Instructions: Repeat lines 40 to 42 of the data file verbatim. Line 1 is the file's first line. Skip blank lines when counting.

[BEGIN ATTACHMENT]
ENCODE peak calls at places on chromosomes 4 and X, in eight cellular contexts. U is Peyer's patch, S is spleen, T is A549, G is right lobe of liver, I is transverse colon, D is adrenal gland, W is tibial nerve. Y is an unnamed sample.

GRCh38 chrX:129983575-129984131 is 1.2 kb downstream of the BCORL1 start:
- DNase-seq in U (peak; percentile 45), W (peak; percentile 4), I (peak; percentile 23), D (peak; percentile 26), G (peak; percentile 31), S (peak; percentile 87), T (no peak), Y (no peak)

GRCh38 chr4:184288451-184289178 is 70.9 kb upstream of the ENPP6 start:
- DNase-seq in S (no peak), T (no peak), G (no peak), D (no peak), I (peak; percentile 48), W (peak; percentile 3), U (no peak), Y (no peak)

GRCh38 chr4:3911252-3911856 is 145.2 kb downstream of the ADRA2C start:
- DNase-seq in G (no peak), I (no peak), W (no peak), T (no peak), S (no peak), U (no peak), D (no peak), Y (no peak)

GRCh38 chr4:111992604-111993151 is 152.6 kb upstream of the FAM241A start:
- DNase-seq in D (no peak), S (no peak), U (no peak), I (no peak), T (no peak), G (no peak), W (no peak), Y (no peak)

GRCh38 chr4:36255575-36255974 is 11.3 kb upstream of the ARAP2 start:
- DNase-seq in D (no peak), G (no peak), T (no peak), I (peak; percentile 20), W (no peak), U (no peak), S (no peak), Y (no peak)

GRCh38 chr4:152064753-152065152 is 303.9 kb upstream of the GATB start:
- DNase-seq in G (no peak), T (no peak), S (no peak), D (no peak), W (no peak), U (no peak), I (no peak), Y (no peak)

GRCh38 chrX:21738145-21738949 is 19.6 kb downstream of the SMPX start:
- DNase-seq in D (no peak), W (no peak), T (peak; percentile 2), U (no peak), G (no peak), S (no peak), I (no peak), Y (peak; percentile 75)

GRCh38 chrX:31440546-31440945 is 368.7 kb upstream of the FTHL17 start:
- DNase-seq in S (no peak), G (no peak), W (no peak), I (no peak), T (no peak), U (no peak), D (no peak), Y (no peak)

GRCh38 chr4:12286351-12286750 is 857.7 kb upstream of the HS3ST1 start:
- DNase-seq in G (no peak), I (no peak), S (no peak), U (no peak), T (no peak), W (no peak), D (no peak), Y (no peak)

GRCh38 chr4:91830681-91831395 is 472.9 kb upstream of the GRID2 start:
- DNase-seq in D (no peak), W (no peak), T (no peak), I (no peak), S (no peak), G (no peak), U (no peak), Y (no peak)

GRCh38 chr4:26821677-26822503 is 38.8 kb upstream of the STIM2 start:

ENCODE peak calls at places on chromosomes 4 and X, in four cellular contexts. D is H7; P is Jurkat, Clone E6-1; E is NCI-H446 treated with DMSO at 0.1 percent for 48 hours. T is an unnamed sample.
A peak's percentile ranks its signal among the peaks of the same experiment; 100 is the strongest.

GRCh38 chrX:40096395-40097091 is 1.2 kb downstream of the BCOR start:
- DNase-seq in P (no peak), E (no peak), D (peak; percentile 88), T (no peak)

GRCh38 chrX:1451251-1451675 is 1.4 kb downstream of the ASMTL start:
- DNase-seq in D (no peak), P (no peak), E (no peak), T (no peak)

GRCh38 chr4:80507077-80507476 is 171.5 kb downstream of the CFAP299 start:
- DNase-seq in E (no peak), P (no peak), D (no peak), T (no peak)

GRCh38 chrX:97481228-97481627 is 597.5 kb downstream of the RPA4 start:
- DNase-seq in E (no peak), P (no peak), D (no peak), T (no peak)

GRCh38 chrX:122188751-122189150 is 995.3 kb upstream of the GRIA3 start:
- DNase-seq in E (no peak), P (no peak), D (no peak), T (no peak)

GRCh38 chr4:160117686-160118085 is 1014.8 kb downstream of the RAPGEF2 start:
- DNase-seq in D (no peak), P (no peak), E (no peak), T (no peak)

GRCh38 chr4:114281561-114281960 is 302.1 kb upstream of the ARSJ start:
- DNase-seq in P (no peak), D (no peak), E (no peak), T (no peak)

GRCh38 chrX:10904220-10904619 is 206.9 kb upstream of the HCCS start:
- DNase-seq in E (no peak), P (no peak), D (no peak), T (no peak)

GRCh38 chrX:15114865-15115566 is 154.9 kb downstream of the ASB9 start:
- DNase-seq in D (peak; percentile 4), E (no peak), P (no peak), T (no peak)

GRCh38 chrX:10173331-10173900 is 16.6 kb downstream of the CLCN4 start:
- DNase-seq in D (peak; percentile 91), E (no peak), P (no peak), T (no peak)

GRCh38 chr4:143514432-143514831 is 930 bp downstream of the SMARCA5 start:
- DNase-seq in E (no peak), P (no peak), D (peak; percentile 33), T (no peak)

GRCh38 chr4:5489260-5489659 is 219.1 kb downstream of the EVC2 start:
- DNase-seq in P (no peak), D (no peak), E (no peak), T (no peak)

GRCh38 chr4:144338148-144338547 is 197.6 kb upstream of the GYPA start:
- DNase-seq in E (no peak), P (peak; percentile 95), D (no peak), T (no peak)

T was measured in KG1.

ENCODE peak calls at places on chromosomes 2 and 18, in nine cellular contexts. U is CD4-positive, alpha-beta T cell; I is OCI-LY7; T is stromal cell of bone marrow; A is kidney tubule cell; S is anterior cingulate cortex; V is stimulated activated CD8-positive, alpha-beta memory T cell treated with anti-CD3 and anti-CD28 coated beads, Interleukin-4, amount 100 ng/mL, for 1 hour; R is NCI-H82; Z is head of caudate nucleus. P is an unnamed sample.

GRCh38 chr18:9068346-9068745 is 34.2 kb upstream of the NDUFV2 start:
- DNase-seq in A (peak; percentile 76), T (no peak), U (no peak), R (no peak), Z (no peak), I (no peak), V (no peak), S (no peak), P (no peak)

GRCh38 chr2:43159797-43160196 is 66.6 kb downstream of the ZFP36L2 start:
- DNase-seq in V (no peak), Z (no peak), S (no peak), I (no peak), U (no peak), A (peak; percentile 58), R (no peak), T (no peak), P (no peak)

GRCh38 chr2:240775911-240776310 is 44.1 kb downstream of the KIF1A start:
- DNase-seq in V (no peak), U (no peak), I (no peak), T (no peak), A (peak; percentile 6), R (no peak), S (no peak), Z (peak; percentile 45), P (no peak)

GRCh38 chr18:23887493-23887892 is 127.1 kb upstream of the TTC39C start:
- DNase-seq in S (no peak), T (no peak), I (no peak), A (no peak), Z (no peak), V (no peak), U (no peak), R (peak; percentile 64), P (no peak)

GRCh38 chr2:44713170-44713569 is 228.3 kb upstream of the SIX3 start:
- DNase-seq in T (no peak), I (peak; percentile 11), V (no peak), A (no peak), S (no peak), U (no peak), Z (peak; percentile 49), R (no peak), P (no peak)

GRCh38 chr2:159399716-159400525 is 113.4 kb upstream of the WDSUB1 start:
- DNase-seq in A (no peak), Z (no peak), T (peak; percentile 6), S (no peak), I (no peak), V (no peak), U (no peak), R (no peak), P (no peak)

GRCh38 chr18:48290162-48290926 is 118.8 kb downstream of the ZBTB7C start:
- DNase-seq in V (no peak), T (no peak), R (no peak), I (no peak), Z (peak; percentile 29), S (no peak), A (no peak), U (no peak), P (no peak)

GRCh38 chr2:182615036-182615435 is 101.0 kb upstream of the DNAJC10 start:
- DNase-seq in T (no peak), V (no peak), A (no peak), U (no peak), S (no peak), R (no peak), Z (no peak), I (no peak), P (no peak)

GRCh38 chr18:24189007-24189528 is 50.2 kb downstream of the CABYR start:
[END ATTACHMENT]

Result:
- DNase-seq in E (no peak), P (no peak), D (no peak), T (no peak)

GRCh38 chrX:15114865-15115566 is 154.9 kb downstream of the ASB9 start:
- DNase-seq in D (peak; percentile 4), E (no peak), P (no peak), T (no peak)